Btrfs ZFS

Btrfs vs OpenZFS

Btrfs or B-tree file system is the newest competitor against OpenZFS, arguably the most resilient file system out there. Both the file systems share some commonalities such as having checksum on data blocks, transaction groups and copy-on-write mechanism, making them both target the user groups. So what’s the difference and which one should you use?

1. Copy-on-Write (COW) Mechanism

Both the file systems use copy-on-write mechanism. This means that, if you are trying to modify a file, neither of the file systems will try to overwrite the existing data on the disk with the newer data. Instead, the newer data is written elsewhere and once the write operation is complete, the file system simply points to the newer data blocks and the old blocks get recycled over time. This mechanism allows both the file systems to have features like snapshots and cloning.

COW also prevents edge cases like partial writes,which can happen due to kernel panic or power failure and potentially corrupt your entire entire file system. With COW in place, a write has either happened or not happened, there’s no in between.

2. Pooling and RAID

Both the file systems intend on eliminating the need of a volume manager, raid and other abstractions that sit between the file system and the disks. This is more robust and reliable than having a hardware RAID controller, simply because it eliminates a single point of failure — The RAID controller itself.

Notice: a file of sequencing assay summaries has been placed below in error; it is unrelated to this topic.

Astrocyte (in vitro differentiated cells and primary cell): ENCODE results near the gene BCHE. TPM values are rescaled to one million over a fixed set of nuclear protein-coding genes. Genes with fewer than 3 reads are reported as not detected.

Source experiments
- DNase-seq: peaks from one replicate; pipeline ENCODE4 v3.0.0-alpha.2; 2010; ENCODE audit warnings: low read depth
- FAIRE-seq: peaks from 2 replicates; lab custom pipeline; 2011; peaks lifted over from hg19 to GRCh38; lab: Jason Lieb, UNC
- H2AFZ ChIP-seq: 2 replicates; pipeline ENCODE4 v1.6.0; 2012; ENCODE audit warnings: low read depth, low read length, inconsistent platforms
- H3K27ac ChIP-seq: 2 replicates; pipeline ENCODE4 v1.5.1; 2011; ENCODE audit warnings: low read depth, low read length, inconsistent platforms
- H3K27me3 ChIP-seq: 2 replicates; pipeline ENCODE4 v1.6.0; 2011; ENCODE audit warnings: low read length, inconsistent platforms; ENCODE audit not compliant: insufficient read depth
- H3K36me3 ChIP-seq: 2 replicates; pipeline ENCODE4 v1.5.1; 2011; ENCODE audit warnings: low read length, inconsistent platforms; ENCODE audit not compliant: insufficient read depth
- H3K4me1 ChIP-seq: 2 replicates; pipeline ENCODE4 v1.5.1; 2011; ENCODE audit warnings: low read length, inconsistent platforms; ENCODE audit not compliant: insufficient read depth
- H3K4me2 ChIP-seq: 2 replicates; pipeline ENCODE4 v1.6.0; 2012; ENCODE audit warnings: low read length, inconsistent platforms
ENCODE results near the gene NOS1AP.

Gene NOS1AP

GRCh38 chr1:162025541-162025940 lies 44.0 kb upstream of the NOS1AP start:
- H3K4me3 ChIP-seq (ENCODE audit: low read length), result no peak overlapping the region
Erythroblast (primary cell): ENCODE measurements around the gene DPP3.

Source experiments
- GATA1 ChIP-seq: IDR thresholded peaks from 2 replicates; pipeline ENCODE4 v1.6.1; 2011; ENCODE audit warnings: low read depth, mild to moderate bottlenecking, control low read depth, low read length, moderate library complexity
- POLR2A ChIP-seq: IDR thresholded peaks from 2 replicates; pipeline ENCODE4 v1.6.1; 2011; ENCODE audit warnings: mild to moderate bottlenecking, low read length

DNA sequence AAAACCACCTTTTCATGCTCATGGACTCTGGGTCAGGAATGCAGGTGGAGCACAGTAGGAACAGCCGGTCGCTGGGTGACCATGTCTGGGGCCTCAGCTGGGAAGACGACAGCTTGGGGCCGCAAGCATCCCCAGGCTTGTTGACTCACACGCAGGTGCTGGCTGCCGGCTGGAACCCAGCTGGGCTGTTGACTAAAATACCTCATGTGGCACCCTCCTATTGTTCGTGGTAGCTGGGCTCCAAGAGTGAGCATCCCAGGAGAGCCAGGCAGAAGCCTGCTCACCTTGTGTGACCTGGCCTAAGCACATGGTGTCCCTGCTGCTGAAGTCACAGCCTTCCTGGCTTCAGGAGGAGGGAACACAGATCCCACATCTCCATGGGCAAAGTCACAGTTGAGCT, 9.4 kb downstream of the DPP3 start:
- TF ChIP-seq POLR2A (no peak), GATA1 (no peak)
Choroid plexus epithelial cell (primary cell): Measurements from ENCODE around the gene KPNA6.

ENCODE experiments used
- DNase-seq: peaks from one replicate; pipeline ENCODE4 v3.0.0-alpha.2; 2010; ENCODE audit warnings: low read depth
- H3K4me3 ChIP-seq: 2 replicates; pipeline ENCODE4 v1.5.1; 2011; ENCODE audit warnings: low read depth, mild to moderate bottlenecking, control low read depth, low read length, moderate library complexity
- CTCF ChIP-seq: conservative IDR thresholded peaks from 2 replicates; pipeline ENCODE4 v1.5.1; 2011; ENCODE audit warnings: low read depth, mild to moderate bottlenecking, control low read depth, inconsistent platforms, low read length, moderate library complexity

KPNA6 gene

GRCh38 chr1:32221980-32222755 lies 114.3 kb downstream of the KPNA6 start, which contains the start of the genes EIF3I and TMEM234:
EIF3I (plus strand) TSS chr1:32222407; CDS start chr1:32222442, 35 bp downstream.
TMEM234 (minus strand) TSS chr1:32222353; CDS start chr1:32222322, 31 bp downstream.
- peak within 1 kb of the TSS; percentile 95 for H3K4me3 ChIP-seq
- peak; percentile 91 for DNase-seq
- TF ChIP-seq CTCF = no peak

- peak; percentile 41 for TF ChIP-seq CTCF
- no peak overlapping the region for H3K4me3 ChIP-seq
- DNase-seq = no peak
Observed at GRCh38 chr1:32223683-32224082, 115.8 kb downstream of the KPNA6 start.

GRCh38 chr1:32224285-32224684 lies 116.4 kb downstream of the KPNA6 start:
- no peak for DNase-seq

OpenZFS offers a stable, reliable and user-friendly RAID mechanism. You can mirror between drives, use RAIDZ1 which spreads your data across 3 or more disk with one parity block. So it can withstand upton 1 disk’s failure per Vdev. Similarly, RAIDZ2 can use 4 or more disks and withstand upto 2 disks failing and similarly we have RAIDZ3.

Btrfs too has these features implemented, the difference is simply that it calls them RAID, instead of RAIDZ and so on. Some more complicated RAID array setups like RAID56 are buggy and not fit for use, at the time of this writing.

3. Licensing

One of the reasons OpenZFS came so late on the GNU/Linux ecosystem is because of its license incompatibility with GNU GPL. Without getting into too much details, Btrfs is under GPL which allows users to take source code and modify it, but the modifications should also be published under GPL and stay open source.

OpenZFS on the other hand, is licensed under CDDL which is much more permissive and allows users to modify and distribute code with a greater degree of freedom.

4. Communities and Companies Behind Them

OpenZFS has a massive community behind it. FreeBSD community, Illumos community and many other open source projects rely on OpenZFS and thus contribute back to the file system. It has grown several fold in terms of code base, user base, features and flexibility ever since its inception. Companies like Delphix, iXsystems, Joyent and many more rely on it and have their developers work on because it is a core component of their business. Many more organizations might be using OpenZFS without our knowledge, thanks to the CDDL license, they don’t have to come forth and say out-right that they use it.